A group of researchers tested a 3D printer to manually sculpt free-shape patterns with human stem cells, which showed survival rates of 97%. The device, that resembles a pen, allows sculpting bespoke cartilage implants during a surgery.
Nowadays, 3D bioprinters can be used to print cells layer by layer, in order to build tissues for implantation. However, it is not possible to know the exact geometry of a cartilage that needs to be repaired before the surgery. Therefore, preparing the artificial implant with anticipation is extremely difficult.
The handheld 3D printer, jointly designed by orthopaedic surgeons at St Vincent’s Hospital in Melbourne and the ARC Centre of Excellence for Electromaterials Science (ACES), uses a hydrogel bio-ink that carries and supports living human stem cells. It also includes a low powered light source that serves to solidify the ink, according with the report published in the journal Biofabrication.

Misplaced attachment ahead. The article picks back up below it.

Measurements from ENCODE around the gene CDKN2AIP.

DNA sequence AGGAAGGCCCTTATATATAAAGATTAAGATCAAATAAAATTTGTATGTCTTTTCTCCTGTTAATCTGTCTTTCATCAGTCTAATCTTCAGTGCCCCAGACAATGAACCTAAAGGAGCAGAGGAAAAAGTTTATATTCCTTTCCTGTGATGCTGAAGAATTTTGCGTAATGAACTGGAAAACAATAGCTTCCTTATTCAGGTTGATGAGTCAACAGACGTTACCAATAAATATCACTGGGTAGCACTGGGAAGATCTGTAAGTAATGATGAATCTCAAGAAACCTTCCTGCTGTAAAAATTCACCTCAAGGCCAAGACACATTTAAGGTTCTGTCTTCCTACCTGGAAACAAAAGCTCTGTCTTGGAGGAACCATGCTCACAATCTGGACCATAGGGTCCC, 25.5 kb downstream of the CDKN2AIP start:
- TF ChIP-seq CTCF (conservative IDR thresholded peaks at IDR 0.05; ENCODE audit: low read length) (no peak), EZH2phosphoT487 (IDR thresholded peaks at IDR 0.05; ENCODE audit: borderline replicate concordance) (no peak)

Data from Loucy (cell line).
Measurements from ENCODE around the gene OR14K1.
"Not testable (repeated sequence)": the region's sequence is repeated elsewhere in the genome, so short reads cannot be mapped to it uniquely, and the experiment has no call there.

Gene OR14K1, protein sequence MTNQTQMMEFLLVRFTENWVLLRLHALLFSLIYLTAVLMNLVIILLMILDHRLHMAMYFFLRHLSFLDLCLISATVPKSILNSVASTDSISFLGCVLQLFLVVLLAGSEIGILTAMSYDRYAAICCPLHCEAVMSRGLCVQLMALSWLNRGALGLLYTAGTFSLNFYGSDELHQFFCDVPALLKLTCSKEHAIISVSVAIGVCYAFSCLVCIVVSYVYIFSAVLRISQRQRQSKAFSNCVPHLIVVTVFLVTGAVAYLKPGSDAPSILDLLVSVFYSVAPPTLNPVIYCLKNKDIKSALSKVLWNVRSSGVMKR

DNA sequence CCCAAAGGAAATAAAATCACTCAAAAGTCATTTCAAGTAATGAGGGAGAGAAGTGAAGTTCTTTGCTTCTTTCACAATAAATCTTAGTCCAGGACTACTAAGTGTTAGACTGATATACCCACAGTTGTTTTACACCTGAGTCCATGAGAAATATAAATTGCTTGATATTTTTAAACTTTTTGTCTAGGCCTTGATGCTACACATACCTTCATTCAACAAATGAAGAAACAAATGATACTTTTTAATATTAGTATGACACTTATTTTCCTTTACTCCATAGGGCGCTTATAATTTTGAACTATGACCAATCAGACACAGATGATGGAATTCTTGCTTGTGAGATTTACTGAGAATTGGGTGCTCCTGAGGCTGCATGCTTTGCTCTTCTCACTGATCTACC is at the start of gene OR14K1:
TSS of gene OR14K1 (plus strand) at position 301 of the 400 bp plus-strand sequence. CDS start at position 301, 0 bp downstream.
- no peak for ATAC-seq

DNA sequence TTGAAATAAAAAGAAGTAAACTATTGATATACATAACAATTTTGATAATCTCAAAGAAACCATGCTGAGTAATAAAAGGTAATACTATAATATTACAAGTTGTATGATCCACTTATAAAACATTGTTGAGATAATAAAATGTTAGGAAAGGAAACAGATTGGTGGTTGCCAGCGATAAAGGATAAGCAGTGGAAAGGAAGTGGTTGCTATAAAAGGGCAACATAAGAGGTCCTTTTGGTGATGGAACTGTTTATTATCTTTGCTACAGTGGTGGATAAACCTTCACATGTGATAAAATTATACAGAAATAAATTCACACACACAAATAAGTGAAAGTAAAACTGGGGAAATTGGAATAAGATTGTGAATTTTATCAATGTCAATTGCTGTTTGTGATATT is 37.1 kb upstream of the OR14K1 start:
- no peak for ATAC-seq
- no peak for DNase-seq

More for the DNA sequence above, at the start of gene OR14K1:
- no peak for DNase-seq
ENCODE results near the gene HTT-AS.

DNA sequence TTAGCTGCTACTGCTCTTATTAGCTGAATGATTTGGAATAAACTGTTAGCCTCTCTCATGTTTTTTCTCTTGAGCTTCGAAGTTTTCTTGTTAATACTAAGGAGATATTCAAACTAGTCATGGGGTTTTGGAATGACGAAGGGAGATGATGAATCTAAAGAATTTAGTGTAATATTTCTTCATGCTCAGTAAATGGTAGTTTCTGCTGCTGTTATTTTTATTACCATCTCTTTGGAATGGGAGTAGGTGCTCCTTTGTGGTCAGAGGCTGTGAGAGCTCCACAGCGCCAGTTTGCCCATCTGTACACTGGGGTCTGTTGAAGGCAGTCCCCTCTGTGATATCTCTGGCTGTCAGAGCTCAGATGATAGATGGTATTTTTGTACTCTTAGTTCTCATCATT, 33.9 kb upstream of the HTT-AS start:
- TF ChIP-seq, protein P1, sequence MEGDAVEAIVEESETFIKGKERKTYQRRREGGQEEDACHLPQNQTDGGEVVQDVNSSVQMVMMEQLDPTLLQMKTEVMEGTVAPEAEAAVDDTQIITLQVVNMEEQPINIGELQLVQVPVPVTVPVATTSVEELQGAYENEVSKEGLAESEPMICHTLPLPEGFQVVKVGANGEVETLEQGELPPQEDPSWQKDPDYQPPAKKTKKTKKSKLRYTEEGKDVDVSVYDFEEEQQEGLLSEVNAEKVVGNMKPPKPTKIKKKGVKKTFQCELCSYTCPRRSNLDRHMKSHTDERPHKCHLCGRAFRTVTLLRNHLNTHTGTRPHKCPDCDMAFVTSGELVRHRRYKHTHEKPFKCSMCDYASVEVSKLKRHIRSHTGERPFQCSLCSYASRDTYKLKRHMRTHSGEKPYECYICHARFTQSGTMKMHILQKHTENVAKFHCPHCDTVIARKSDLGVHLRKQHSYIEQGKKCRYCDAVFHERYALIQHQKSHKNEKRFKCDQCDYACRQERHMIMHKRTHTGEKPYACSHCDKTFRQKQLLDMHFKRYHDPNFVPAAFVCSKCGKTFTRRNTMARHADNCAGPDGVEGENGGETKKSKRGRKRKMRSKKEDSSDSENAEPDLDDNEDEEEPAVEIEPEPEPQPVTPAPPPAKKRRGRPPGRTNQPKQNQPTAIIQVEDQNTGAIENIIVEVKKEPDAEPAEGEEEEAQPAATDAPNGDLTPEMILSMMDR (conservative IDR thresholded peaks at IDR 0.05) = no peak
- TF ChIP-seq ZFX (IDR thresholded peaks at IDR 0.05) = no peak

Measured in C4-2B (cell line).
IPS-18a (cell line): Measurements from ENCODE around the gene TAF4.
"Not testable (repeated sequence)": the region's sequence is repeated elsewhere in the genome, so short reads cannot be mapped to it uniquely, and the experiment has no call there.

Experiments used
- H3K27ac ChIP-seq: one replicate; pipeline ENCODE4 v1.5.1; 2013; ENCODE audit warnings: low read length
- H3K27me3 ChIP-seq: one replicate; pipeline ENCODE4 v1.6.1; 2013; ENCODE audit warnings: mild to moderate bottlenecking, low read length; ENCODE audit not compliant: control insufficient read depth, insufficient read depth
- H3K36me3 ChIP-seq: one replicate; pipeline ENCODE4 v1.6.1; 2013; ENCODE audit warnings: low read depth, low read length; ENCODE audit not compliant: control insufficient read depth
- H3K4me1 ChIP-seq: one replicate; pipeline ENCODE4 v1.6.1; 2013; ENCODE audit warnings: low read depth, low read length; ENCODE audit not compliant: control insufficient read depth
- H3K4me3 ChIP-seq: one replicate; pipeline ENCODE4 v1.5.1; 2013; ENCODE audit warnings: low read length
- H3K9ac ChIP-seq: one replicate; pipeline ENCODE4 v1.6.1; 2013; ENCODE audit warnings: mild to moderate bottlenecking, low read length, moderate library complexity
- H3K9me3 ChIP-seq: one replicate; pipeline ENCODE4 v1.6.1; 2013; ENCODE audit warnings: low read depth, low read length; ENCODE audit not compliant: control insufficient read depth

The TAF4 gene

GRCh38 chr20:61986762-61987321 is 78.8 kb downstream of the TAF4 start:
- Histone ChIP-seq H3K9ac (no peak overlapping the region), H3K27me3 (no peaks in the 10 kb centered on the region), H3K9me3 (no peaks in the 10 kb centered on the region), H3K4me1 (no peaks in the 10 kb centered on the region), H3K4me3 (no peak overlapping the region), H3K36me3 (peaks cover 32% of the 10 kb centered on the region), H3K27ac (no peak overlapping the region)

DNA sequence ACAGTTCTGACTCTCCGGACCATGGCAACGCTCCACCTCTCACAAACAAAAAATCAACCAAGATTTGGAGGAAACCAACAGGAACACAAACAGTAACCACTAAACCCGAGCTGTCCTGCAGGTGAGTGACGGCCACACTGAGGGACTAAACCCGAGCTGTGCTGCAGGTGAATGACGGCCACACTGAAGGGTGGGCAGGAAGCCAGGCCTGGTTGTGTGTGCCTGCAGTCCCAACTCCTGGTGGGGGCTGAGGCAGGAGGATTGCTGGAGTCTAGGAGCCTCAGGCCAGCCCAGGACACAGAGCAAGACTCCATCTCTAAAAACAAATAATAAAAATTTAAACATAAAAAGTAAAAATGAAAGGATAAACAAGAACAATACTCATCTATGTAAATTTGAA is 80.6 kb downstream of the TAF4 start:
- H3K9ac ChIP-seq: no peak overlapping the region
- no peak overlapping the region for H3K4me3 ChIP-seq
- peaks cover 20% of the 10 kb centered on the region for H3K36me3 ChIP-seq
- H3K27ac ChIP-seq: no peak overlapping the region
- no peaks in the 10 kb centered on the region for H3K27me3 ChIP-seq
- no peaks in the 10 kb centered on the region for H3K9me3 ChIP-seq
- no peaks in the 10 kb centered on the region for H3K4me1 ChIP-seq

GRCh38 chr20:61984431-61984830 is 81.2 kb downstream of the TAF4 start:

Because the device is handheld like a pen, it allows the surgeon an extraordinary control when filling cartilage defects with the bio-ink. The biopen, fabricated using 3D printed medical grade plastic and titanium, was designed having the normal practical constraints of this type of surgery in mind. For this reason, it is sterilisable, ergonomic, small and lightweight.
“The development of this type of technology is only possible with interactions between scientists and clinicians, clinicians to identify the problem and scientists to develop a solution,” said Professor Peter Choong, Director of Orthopaedics at St Vincent’s Hospital Melbourne, who developed the concept with ACES Director Professor Gordon Wallace.
“The biopen project highlights both the challenges and exciting opportunities in multidisciplinary research. When we get it right we can make extraordinary progress at a rapid rate,” Professor Wallace said.
Source: ARC Centre of Excellence for Electromaterials Science